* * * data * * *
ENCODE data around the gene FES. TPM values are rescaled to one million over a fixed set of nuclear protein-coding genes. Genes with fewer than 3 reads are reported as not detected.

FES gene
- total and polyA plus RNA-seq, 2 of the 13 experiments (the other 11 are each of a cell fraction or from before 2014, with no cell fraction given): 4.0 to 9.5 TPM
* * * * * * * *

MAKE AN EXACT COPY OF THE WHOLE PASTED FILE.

ENCODE data around the gene FES. TPM values are rescaled to one million over a fixed set of nuclear protein-coding genes. Genes with fewer than 3 reads are reported as not detected.

FES gene
- total and polyA plus RNA-seq, 2 of the 13 experiments (the other 11 are each of a cell fraction or from before 2014, with no cell fraction given): 4.0 to 9.5 TPM